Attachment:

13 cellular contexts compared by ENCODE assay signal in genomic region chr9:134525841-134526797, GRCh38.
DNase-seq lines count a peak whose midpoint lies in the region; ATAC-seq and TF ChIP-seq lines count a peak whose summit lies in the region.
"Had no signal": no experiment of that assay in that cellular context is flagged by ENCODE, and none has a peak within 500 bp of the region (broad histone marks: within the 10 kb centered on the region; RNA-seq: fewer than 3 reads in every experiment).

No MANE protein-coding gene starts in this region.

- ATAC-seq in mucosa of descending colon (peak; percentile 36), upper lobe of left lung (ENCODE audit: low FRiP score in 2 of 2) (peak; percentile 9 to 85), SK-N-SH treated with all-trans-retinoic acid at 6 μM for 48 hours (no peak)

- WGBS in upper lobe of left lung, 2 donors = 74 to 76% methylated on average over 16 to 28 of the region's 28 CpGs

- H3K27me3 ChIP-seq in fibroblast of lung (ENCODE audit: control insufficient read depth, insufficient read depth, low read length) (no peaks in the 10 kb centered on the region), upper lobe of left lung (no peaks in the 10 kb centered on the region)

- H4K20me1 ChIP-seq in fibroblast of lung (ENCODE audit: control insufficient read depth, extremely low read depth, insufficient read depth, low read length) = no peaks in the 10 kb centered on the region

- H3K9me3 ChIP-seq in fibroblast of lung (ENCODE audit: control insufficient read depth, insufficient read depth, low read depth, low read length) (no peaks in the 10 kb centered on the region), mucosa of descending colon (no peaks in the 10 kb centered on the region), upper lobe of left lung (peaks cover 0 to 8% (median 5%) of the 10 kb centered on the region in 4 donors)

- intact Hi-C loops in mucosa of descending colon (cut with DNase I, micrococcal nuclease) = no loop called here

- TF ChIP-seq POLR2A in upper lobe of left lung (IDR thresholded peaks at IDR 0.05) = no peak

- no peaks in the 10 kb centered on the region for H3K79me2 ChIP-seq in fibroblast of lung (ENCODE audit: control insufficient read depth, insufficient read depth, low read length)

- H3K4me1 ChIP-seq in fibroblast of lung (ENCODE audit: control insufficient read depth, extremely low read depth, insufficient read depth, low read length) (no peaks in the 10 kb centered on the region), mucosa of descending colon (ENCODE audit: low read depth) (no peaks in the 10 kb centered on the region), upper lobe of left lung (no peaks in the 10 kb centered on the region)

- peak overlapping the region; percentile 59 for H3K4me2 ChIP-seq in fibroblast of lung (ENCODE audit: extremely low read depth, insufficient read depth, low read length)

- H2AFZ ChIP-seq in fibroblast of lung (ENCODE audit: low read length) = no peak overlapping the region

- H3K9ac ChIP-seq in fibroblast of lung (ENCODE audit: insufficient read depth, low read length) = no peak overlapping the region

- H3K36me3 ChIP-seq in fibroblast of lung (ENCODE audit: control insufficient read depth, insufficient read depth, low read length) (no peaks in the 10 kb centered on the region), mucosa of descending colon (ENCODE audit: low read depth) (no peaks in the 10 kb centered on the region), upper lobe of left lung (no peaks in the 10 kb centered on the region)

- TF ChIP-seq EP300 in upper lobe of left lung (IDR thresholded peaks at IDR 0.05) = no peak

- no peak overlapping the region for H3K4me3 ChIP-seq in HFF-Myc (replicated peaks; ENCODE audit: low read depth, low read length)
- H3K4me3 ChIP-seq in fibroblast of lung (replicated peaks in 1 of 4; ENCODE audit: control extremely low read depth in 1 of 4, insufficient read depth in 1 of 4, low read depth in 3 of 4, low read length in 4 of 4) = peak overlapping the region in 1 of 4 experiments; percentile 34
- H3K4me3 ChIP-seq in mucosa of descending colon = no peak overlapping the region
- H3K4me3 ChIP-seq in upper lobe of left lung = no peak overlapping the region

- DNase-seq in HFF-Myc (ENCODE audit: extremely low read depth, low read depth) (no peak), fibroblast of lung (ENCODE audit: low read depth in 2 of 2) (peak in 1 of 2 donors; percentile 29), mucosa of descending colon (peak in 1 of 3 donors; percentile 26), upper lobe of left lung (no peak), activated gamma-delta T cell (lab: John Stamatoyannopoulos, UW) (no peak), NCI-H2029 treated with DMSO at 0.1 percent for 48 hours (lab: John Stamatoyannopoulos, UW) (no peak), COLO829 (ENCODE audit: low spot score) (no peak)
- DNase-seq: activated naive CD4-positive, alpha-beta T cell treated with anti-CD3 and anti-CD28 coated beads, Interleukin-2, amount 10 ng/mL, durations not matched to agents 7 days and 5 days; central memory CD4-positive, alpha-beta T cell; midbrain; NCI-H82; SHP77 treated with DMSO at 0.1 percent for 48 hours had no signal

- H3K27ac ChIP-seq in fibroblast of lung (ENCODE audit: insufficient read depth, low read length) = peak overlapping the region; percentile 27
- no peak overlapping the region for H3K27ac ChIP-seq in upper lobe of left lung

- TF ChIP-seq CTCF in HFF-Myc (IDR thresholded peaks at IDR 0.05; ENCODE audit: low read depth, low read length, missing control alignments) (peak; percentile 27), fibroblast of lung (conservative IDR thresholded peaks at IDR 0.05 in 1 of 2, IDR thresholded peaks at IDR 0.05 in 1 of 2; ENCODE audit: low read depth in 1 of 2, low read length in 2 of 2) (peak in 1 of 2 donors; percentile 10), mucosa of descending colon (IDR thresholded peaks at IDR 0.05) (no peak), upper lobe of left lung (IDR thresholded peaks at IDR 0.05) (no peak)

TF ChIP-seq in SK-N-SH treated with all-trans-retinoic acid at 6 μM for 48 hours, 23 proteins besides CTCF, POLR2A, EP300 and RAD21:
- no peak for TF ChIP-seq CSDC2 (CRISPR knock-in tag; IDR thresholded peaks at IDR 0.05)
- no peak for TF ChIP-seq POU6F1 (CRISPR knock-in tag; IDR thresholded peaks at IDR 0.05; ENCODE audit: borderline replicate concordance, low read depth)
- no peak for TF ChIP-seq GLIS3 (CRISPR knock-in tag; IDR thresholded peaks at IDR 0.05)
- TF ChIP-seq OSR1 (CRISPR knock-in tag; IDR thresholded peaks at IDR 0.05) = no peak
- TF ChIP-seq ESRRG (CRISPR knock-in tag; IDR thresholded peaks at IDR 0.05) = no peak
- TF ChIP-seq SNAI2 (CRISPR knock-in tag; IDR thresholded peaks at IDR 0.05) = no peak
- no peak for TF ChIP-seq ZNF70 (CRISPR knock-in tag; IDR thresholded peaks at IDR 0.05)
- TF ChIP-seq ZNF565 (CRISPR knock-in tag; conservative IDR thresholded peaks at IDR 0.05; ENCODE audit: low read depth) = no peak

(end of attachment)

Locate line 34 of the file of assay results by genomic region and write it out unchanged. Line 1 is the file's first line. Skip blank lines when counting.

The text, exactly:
- TF ChIP-seq SNAI2 (CRISPR knock-in tag; IDR thresholded peaks at IDR 0.05) = no peak